Business videos on Facebook

Posting business videos on Facebook: What day of the week is best?

Business videos are showing up increasingly in social media, especially on Facebook. The videos are all part of the trend to increasing social engagement on social media.

There was a great article yesterday by LinchpinSEO that showed the best days of the week to post on Facebiij business pages, segmented by industry. In it the author looks at the amount of engagement different Facebook posts received based on which day of the week they were posted.

Engagement was calculated giving most weighting to “likes” on Facebook, with lesser emphasis to comments and shares. The methodology is not shared in the article, so we’ll have to wonder if the percentage weightings were compiled from analysis of the samples, or whether they simply used standard Facebook engagement percentages.

Regardless, the implications for posting business videos is obvious. The savvy marketer has to include this in his or her bag of tricks.

It is highly instructive to those who market for the various industries mentioned so that these marketers can see when to post business videos and other entries for highest engagement. Some are highly intuitive, such as highest engagement levels in the entertainment industry coming on Saturdays and Sundays. However, some surprise, including the highest engagement in the financial industry coming on Fridays and Sundays.

It is interesting to see the article and come to your own specific conclusions about when to post your business videos.

Video Production Mountain View award to Penrose Productions

Video Production Mountain View Award to Penrose for 2012

FOR IMMEDIATE RELEASE

U.S. Commerce Association’s Award Honors the Achievement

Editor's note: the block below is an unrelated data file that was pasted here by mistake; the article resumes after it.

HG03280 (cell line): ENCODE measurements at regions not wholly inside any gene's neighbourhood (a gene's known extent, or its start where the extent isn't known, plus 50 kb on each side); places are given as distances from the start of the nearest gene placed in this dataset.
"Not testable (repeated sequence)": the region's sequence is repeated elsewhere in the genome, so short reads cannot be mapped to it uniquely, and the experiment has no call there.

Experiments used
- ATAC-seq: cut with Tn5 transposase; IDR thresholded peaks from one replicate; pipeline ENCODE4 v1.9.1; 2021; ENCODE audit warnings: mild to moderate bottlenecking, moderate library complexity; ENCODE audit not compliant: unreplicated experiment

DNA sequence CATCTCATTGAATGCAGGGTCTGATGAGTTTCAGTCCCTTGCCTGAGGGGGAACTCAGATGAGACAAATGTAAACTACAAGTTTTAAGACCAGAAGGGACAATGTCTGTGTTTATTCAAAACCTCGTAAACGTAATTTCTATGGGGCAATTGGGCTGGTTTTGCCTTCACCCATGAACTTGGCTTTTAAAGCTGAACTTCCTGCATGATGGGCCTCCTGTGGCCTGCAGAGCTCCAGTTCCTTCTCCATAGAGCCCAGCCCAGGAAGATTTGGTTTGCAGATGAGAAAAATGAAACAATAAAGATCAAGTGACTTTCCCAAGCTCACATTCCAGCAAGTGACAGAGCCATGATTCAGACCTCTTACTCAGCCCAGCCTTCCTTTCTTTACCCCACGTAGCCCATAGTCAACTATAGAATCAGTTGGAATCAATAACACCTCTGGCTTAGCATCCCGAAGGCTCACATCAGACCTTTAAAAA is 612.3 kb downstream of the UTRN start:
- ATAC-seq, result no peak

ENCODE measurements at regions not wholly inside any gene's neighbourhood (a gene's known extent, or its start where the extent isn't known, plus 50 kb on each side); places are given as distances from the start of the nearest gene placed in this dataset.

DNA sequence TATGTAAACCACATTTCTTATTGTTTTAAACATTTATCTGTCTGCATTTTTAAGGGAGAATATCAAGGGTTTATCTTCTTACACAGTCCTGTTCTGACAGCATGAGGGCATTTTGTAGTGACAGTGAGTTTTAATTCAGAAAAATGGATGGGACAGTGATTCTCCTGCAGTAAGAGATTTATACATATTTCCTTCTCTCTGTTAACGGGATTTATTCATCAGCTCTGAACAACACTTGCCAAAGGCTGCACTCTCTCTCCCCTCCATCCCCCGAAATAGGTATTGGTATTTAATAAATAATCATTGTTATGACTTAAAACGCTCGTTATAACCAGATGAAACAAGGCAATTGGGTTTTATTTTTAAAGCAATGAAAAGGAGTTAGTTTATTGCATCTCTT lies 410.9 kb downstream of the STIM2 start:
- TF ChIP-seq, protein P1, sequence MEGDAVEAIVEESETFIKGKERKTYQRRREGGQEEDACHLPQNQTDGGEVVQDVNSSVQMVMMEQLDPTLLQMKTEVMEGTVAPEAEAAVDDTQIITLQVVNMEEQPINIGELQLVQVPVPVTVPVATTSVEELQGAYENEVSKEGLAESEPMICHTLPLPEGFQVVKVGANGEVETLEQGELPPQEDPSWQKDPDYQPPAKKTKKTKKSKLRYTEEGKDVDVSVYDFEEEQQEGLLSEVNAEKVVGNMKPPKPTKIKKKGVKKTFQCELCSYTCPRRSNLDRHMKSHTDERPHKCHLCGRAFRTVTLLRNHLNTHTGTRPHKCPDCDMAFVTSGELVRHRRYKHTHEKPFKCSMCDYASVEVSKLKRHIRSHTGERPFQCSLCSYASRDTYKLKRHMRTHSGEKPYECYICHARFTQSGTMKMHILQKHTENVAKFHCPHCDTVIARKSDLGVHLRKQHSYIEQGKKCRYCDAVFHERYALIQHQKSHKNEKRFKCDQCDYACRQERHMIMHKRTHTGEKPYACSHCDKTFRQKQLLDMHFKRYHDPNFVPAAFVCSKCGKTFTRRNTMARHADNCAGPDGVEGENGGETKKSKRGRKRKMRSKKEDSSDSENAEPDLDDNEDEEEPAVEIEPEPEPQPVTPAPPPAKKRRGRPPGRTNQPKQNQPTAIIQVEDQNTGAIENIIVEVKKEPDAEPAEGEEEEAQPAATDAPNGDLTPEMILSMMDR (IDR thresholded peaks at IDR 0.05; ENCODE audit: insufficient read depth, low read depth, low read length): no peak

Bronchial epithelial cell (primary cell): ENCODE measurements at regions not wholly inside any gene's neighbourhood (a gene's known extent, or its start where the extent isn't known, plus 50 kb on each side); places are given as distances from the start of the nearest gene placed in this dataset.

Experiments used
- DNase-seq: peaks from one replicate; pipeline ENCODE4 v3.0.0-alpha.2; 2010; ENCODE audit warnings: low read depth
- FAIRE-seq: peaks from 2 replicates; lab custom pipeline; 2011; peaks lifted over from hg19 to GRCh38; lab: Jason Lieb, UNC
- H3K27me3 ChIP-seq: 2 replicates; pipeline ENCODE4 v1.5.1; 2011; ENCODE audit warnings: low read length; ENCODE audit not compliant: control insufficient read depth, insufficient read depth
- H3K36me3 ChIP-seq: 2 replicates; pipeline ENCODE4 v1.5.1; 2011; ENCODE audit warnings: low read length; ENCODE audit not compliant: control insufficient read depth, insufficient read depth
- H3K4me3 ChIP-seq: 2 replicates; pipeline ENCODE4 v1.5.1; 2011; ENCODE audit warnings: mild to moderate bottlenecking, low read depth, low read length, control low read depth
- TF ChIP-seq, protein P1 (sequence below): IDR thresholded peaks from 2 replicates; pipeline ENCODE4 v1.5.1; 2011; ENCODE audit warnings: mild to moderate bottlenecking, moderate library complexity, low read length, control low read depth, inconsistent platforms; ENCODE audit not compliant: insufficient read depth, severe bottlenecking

NEW YORK, NY, October 25, 2012 — For the fifth consecutive year, Penrose Productions has been selected for the 2012 Best of Mountain View Award in the Video Production category by the U.S. Commerce Association (USCA).

The USCA “Best of Local Business” Award Program recognizes outstanding local businesses throughout the country. Each year, the USCA identifies companies that they believe have achieved exceptional marketing success in their local community and business category. These are local companies that enhance the positive image of small business through service to their customers and community.

This is the first year that a business has qualified as a Five-Time Award Winner. Various sources of information were gathered and analyzed to choose the winners in each category. The 2012 USCA Award Program focuses on quality, not quantity. Winners are determined based on the information gathered both internally by the USCA and data provided by third parties.

About U.S. Commerce Association (USCA)

U.S. Commerce Association (USCA) is a New York City based organization funded by local businesses operating in towns, large and small, across America. The purpose of USCA is to promote local business through public relations, marketing and advertising.

The USCA was established to recognize the best of local businesses in their community. Our organization works exclusively with local business owners, trade groups, professional associations, chambers of commerce and other business advertising and marketing groups. Our mission is to be an advocate for small and medium size businesses and business entrepreneurs across America.

SOURCE: U.S. Commerce Association

Doodle Videos from Penrose Productions

Introducing Doodle Videos at Penrose Productions

Doodle videos are all the rage, especially online, so we’re delighted to share this new service that we’re adding to the many others that we have at Penrose Productions. You may well have seen many examples of these doodle videos, particularly used in web marketing. We have added this to our repertoire and we’re delighted to offer it to our customers.

The end product of these doodle videos is to have a hand quickly draw pictures to go along with the story that is being told. We can take your existing artwork, photos, etc. and convert them for use in these doodle videos. Then we work the video editing magic of having the hand draw those images. We’ll add narration, music, sound effects, etc. to create a unique and very interesting video.

These videos are also sometimes called whiteboard animations as well as other terms.